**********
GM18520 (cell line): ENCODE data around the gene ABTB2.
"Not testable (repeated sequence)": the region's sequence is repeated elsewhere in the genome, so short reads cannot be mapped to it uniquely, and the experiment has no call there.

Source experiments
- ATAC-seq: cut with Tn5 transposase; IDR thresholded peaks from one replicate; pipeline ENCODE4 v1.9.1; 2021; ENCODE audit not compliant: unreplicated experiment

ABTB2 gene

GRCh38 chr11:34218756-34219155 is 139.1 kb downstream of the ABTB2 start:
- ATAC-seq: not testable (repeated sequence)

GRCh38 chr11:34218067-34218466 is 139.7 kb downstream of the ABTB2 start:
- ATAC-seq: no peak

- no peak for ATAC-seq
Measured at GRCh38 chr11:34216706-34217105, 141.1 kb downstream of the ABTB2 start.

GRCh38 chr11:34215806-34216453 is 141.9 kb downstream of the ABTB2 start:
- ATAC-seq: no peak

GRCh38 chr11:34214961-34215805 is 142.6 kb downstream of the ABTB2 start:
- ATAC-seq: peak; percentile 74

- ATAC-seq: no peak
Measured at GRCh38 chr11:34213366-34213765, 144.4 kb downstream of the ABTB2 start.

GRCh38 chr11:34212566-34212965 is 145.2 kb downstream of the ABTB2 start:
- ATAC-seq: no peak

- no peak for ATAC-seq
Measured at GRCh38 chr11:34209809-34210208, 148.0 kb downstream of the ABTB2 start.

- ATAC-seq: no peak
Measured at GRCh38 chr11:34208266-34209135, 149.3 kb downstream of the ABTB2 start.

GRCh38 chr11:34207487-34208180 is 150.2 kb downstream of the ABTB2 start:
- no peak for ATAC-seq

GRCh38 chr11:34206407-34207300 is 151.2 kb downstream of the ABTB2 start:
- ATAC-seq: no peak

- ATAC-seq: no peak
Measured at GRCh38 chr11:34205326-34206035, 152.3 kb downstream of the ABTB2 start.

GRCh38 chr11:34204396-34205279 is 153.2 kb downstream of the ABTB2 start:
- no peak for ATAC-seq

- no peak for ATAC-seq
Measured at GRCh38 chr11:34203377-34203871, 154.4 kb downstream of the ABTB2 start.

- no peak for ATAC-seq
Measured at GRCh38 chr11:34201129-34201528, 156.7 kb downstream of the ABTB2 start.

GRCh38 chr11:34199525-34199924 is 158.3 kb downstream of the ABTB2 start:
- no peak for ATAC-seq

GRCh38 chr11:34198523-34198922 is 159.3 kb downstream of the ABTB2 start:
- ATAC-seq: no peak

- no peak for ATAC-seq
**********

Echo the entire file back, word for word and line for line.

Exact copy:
GM18520 (cell line): ENCODE data around the gene ABTB2.
"Not testable (repeated sequence)": the region's sequence is repeated elsewhere in the genome, so short reads cannot be mapped to it uniquely, and the experiment has no call there.

Source experiments
- ATAC-seq: cut with Tn5 transposase; IDR thresholded peaks from one replicate; pipeline ENCODE4 v1.9.1; 2021; ENCODE audit not compliant: unreplicated experiment

ABTB2 gene

GRCh38 chr11:34218756-34219155 is 139.1 kb downstream of the ABTB2 start:
- ATAC-seq: not testable (repeated sequence)

GRCh38 chr11:34218067-34218466 is 139.7 kb downstream of the ABTB2 start:
- ATAC-seq: no peak

- no peak for ATAC-seq
Measured at GRCh38 chr11:34216706-34217105, 141.1 kb downstream of the ABTB2 start.

GRCh38 chr11:34215806-34216453 is 141.9 kb downstream of the ABTB2 start:
- ATAC-seq: no peak

GRCh38 chr11:34214961-34215805 is 142.6 kb downstream of the ABTB2 start:
- ATAC-seq: peak; percentile 74

- ATAC-seq: no peak
Measured at GRCh38 chr11:34213366-34213765, 144.4 kb downstream of the ABTB2 start.

GRCh38 chr11:34212566-34212965 is 145.2 kb downstream of the ABTB2 start:
- ATAC-seq: no peak

- no peak for ATAC-seq
Measured at GRCh38 chr11:34209809-34210208, 148.0 kb downstream of the ABTB2 start.

- ATAC-seq: no peak
Measured at GRCh38 chr11:34208266-34209135, 149.3 kb downstream of the ABTB2 start.

GRCh38 chr11:34207487-34208180 is 150.2 kb downstream of the ABTB2 start:
- no peak for ATAC-seq

GRCh38 chr11:34206407-34207300 is 151.2 kb downstream of the ABTB2 start:
- ATAC-seq: no peak

- ATAC-seq: no peak
Measured at GRCh38 chr11:34205326-34206035, 152.3 kb downstream of the ABTB2 start.

GRCh38 chr11:34204396-34205279 is 153.2 kb downstream of the ABTB2 start:
- no peak for ATAC-seq

- no peak for ATAC-seq
Measured at GRCh38 chr11:34203377-34203871, 154.4 kb downstream of the ABTB2 start.

- no peak for ATAC-seq
Measured at GRCh38 chr11:34201129-34201528, 156.7 kb downstream of the ABTB2 start.

GRCh38 chr11:34199525-34199924 is 158.3 kb downstream of the ABTB2 start:
- no peak for ATAC-seq

GRCh38 chr11:34198523-34198922 is 159.3 kb downstream of the ABTB2 start:
- ATAC-seq: no peak

- no peak for ATAC-seq